A while ago I published Dreams of an ideal world: Package managers, where I expressed the idea that language package managers (eg. Pip, Cargo), should be used for language libraries rather than the OS package manager. A discussion I had on a mailing list prompted me to reconsider.
The person disagreeing with me described this as the "destructive philosophy brought to Linux by Pip people". They pointed out problems like the duplication of work between package managers and the inability to use all the features of the OS package manager for language libraries, and the separation of the dependency graph: while it's not common (since many modern languages statically link all their same-language dependencies by default), sometimes language packages depend on other things installed (for example, bindings to Qt), and when they're in completely separate systems managed by different tools, there's no easy way to express dependencies between them.
I still see at least two problems with using the OS package manager for language libraries:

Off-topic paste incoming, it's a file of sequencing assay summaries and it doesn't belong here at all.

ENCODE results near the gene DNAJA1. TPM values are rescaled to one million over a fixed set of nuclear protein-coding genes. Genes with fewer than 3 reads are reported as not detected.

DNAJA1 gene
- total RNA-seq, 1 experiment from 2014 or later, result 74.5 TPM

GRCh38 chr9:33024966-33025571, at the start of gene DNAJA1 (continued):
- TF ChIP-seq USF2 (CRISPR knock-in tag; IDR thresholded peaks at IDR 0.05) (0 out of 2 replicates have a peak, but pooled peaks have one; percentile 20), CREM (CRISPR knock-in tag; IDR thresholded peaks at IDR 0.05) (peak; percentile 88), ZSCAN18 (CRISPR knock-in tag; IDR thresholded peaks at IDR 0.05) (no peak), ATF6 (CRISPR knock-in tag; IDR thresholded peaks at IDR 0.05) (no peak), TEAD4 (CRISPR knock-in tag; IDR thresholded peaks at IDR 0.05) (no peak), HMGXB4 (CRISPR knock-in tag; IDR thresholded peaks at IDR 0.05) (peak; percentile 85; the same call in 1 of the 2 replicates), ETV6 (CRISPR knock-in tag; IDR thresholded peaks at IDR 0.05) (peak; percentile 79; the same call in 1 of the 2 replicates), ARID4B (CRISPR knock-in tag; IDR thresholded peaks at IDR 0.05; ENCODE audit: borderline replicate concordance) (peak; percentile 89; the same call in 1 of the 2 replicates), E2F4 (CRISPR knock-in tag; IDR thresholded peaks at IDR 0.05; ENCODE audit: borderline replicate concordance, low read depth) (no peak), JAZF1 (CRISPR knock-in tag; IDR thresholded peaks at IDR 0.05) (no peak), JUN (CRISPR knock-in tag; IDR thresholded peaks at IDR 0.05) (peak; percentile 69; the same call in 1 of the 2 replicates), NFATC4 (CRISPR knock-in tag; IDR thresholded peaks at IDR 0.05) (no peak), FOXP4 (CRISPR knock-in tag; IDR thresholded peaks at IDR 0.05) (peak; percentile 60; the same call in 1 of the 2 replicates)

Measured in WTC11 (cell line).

They're very often out of date, and for obvious reasons: most maintainers of packages in high-level language ecosystems do not have commit access to distribution repositories, so they rely on distribution maintainers to update their versions - and we all know how unresponsive FOSS maintainers can be.
Each distribution with its own repositories has to have its own port of language libraries. This is somewhat the flipside of the duplication of work between package managers: it's either that, or duplication of work between package repositories. If I publish something on PyPI, it only has to exist there; the maintainers of FreeBSD, Debian, Arch, Fedora, and all the others don't have to know about it for their users to instantly get the latest version.
Ideally we discover/invent a system that allows high-level language packages to be ported to all operating systems without special attention from each OS's maintainers, while allowing dependency relationships between them. Thoughts?